5 December 1956 – A Northrop XSM-62 Snark, 53-8172, N-69D test model, fitted with a new 24-hour stellar inertial guidance system, launches from Cape Canaveral Missile Test Annex, Florida. It wanders off-course, ignores destruct command, disappears over Brazil. It is found by a farmer in January 1983. The Day They Lost the Snark By J.
Richard W. Arnold
Lt. Colonel Dick Arnold was born on August 10, 1940, in Pulaski, New York. After graduating from high school, he attended Purdue University and entered the United States Air Force as an Airman Basic.
During his Air Force career, Dick received his navigator’s wings as a commissioned officer, completed pilot training, and received his bachelor’s degree in liberal arts from the State University of New York, master’s degree in aviation management from Embry-Riddle University, and master’s degree in political science from Auburn University.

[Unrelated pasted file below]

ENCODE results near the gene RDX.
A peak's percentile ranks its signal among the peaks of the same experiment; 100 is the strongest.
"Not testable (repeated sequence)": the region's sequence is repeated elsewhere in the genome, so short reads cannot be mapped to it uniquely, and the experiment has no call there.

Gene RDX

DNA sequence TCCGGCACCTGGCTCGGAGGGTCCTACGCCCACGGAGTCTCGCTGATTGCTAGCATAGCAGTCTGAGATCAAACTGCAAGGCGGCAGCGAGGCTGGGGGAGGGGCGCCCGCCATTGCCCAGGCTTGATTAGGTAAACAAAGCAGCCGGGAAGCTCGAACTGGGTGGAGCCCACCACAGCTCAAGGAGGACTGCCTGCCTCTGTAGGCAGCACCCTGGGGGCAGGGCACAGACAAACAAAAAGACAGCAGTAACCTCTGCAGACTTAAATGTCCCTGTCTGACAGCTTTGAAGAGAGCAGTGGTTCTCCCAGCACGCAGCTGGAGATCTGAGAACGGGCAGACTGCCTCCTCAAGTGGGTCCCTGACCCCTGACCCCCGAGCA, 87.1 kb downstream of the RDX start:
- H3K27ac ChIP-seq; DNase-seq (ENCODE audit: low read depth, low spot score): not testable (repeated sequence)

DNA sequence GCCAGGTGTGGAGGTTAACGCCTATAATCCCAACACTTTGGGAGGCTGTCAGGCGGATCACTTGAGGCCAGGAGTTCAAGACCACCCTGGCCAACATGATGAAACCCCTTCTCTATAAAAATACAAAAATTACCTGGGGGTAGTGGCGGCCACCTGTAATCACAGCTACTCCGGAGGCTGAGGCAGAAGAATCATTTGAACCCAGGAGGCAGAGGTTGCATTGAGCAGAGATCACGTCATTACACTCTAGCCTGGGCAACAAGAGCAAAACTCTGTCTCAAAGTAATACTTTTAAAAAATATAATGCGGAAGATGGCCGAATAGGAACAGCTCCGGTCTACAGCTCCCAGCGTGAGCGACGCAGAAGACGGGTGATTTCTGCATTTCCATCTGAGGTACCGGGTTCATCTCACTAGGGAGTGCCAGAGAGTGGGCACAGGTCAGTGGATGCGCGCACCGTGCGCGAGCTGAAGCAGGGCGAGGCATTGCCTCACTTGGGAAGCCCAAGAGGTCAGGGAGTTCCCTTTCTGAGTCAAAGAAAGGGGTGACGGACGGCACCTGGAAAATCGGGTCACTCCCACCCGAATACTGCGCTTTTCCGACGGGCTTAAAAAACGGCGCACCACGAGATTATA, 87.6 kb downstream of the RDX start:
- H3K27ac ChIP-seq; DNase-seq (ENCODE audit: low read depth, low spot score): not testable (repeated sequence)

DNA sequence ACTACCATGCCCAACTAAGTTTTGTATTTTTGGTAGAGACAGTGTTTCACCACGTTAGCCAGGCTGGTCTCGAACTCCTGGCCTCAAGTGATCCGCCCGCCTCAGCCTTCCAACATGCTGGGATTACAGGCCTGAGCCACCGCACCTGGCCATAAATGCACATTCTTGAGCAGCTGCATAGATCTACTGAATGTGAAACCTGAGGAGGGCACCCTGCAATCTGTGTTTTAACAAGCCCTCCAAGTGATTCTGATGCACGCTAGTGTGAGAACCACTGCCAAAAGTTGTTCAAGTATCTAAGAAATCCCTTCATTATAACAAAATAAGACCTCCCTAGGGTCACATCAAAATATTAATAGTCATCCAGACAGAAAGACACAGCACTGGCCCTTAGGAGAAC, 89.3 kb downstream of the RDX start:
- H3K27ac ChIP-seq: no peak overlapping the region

He had a distinguished 26-year career with the United States Air Force as a pilot, flight instructor, and educator. He received many Air Force awards during his career including the Distinguished Flying Cross.
After retiring from the Air Force, Dick and his family moved to Bryan, TX, where he served as the Associate Director of Aviation for Easterwood Airport and later as an instructor at Blinn College.
Dick was an active member of First Presbyterian Church of Bryan and served as a Deacon and an Elder. He was also involved with the AOPA, serving as the liaison for Coulter Field, and was active in Civil Air Patrol. He followed his life-long passion for aviation and flew his beloved Bonanza at every opportunity. Dick was also a life member of the American Legion and a member of the Veterans of Foreign War. He also had a love for hunting, shooting, and bowling.